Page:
A new study has revealed that poor sleep patterns are likely to drive adolescents at the centre of social networks to use drugs, thereby increasing their vulnerability.
Principal researcher Sara C. Mednick, assistant professor of psychiatry at the University of California, San Diego School of Medicine and the VA San Diego Healthcare System, pointed out the spread of one behaviour in social networks - in this case, poor sleep patterns - influences the spread of another behaviour, adolescent drug use.
Mednick said: "This is our first investigation of the spread of illegal drug use in social networks. We believe it is also the first study in any age population on the spread of sleep behaviours through social networks."
Mednick and colleagues James H. Fowler, UCSD Department of Political Science and Nicholas A. Christakis, Harvard Medical School, discovered clusters of poor sleep behaviour and marijuana use that extended up to four degrees of separation in the social network.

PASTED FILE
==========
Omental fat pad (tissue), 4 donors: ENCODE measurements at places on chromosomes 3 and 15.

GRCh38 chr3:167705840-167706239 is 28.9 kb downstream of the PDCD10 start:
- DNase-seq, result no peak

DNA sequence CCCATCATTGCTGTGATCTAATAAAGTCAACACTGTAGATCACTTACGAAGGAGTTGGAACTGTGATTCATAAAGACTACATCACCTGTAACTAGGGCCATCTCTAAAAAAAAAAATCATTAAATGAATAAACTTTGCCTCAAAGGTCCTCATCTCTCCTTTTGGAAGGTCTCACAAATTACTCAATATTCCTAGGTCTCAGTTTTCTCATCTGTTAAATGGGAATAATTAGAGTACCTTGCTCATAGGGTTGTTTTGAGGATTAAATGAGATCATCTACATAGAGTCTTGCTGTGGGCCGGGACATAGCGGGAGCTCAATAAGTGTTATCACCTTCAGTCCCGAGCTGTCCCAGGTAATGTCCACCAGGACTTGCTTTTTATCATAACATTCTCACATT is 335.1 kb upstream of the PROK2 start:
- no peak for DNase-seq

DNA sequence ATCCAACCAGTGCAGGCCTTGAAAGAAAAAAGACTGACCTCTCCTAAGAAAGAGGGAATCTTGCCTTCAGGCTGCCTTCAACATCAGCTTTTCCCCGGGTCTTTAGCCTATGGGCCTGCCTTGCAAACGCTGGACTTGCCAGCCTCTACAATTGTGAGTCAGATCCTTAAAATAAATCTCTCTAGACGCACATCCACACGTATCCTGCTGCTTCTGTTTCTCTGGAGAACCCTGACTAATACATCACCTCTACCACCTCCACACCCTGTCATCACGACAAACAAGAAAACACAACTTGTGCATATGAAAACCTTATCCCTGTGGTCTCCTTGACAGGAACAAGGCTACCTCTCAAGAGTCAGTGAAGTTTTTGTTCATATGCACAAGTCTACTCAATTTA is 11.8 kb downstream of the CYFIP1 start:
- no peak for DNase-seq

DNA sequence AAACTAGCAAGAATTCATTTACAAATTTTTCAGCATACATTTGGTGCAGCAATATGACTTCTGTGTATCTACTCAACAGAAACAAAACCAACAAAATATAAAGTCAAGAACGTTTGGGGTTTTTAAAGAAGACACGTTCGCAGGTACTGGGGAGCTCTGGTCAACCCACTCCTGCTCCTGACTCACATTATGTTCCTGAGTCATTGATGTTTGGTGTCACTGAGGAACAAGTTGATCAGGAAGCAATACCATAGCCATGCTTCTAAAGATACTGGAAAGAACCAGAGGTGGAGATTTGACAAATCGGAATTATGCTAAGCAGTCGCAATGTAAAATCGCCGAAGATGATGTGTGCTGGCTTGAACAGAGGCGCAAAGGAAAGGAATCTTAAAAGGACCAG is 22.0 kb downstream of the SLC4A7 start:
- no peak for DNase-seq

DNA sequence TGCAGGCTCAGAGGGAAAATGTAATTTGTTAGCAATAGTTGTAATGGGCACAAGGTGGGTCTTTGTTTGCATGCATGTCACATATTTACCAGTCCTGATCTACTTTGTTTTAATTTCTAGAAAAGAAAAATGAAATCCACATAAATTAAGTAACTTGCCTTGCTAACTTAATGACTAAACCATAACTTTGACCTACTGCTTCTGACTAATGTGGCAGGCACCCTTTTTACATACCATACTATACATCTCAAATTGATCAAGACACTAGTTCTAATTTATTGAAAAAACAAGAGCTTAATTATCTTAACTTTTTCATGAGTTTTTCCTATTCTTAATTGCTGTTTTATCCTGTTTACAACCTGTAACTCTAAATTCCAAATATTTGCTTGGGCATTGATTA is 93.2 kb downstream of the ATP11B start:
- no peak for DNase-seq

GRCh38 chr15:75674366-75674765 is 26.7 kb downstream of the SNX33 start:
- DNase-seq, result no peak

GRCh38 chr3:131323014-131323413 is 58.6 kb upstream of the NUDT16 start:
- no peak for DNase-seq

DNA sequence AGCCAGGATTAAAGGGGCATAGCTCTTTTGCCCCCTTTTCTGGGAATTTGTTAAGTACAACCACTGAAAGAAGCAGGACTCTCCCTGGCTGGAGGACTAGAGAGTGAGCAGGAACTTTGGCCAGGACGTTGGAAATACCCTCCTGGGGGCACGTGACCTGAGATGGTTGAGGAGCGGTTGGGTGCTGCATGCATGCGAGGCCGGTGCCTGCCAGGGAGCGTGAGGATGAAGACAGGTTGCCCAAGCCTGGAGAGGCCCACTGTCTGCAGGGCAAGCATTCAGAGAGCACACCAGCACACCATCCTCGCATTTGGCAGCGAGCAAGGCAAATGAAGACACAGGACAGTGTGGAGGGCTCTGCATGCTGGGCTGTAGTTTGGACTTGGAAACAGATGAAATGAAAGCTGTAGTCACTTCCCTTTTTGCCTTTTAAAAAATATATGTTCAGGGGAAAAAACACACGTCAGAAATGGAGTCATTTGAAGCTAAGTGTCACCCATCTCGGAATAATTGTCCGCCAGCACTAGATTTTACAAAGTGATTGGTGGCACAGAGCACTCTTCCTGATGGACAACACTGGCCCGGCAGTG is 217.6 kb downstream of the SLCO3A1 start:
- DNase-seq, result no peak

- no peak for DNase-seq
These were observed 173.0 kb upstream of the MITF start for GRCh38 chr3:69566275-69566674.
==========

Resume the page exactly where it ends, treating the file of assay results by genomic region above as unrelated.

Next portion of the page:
Mednick explained: "Our behaviours are connected to each other and we need to start thinking about how one behaviour affects our lives on many levels. Therefore, when parents, schools and law enforcement want to look for ways to influence one outcome, such as drug use, our research suggests that targeting another behaviour, like sleep, may have a positive influence. They should be promoting healthy sleep habits that eliminate behaviours which interfere with sleep: take the TV out of the child's bedroom, limit computer and phone usage to daytime and early evening hours, and promote napping."
The study was due to be published in PLoS One.